Composer and producer Al Kasha earned his greatest fame co-writing the Academy Award-winning themes to two of the biggest disaster films of the early '70s, The Poseidon Adventure and The Towering Inferno. Born January 22, 1937, in New York City, Kasha began writing songs at the age of 17, penning a series of records for R&B legend Jackie Wilson including "My Empty Arms," "I'm Comin' Back to You," and "Forever and a Day." In 1960 Kasha signed as a staff producer with Columbia Records, where he notched a series of hits for crooner Steve Lawrence, most notably "Go Away, Little Girl" and "Don't Be Afraid, Little Darlin'." He also helmed the smash "Blame It on the Bossa Nova" for Lawrence's wife, Eydie Gorme, and collaborated with Aretha Franklin and Neil Diamond. In 1966, Kasha discovered a young Catskills comedian named Rodney Dangerfield, helping the standup shape his immortal "No respect" routine and financing his Decca debut LP, The Loser; he relocated to Los Angeles two years later, working for Clive Davis at CBS's Cinema Center Films for a year before accepting the presidency of National General Corporation's music division.
After National General went belly-up in 1971, Kasha returned to songwriting, establishing a long-running collaboration with Joel Hirschhorn. The partnership soon yielded huge dividends when their song "The Morning After" was featured in The Poseidon Adventure, the Hollywood blockbuster about a luxury liner capsized by a giant wave. Recorded by Maureen McGovern, "The Morning After" proved a major pop hit, and in 1973 won its authors an Academy Award. Hirschhorn and Kasha repeated the trick two years later with "We May Never Love Like This Again," their Oscar-winning theme to The Towering Inferno, an all-star feature spotlighting a high-rise engulfed in flames. The duo also earned Oscar nominations in 1977 for their score to the animated Pete's Dragon, with singer Helen Reddy's version of their "Candle on the Water" also nominated for Best Original Song. In 1981 Hirschhorn and Kasha turned to Broadway with the Tony-nominated Copperfield, a year later receiving another Tony bid for their work on the updated Seven Brides for Seven Brothers.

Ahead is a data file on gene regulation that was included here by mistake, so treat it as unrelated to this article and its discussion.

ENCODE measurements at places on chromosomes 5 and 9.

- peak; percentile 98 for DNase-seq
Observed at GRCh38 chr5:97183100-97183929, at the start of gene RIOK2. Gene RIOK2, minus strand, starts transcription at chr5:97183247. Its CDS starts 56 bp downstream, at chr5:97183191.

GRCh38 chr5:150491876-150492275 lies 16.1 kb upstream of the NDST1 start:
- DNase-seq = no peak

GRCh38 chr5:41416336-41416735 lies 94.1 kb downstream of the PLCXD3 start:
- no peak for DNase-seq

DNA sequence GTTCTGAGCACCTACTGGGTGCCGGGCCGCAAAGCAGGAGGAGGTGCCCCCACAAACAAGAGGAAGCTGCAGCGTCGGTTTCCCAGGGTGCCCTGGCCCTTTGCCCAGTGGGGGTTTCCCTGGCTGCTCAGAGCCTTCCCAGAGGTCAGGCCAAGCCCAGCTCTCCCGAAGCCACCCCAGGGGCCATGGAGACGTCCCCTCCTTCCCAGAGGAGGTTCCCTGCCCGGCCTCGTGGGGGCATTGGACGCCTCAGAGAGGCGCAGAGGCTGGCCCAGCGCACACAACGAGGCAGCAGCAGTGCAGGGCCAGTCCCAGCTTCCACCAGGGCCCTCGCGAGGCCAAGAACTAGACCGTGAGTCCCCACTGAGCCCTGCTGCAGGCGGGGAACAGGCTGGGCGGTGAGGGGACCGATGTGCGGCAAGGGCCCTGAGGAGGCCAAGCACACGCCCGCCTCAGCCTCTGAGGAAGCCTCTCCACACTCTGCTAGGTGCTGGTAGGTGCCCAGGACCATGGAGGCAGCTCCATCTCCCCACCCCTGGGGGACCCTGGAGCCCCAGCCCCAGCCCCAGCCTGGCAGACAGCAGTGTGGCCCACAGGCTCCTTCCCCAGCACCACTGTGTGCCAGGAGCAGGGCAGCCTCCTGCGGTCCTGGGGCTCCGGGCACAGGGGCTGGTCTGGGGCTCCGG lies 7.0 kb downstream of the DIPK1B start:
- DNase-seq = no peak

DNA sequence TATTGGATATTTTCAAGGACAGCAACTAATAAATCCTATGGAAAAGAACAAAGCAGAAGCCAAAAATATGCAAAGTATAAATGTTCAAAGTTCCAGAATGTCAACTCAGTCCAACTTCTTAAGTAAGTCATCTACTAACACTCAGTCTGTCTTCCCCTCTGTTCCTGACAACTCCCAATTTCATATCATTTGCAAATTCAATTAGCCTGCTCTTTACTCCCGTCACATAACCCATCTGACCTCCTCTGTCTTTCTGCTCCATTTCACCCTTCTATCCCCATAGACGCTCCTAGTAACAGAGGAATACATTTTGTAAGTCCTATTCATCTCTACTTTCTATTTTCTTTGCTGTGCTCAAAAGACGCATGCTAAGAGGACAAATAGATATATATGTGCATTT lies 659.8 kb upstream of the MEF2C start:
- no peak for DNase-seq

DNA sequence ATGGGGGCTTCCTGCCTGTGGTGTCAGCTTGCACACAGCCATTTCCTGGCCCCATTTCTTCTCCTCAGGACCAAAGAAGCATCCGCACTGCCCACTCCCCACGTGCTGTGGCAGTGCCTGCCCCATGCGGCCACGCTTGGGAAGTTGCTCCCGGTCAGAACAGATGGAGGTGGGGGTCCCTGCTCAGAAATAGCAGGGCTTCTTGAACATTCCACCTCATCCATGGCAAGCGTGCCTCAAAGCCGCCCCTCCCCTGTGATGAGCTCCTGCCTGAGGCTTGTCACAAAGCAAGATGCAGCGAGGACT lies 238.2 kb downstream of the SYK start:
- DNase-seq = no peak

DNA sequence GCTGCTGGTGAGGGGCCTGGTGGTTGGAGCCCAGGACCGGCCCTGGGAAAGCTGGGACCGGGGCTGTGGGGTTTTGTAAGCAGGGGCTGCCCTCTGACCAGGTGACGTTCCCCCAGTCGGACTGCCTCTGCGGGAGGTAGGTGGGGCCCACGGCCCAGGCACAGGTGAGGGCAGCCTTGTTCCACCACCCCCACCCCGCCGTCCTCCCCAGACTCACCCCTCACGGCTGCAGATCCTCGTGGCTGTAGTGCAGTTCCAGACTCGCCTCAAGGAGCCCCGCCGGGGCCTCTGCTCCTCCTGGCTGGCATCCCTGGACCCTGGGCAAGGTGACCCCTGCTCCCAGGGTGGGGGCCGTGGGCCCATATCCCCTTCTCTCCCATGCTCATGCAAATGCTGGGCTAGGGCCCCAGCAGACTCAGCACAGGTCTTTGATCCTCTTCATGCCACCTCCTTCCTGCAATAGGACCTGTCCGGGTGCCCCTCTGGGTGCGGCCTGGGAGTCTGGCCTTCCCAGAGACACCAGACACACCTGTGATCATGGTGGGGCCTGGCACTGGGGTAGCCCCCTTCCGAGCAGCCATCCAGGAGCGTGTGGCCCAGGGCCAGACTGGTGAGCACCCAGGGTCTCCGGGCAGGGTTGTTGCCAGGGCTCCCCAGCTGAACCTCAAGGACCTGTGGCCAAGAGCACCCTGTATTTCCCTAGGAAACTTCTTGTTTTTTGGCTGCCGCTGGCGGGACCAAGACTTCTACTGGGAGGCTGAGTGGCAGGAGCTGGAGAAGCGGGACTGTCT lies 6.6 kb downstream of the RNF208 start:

In all, Hirschhorn and Kasha's songs sold over 90 million records, and they even collaborated on three books: 1979's If They Ask You, You Can Write a Song, 1985's Notes on Broadway, and 1986's Reaching the Morning After. Apart from Hirschhorn, Kasha produced and directed the long-running Las Vegas revue Let the Good Times Roll, and produced the feature film Take This Job and Shove It. He also scored numerous animated productions for film and television. From 1995 to 1998, he served as president of The Family Channel's music division, from there founding his own Broadway production firm, the Kasha Entertainment Company, in addition to working on Rejoice, a musical written in collaboration with Grammy-winning producer and composer David Foster. In 2004, Kasha received the ASCAP Country Award for Sherrie Austin's Christian hit "Streets of Heaven." ~ Jason Ankeny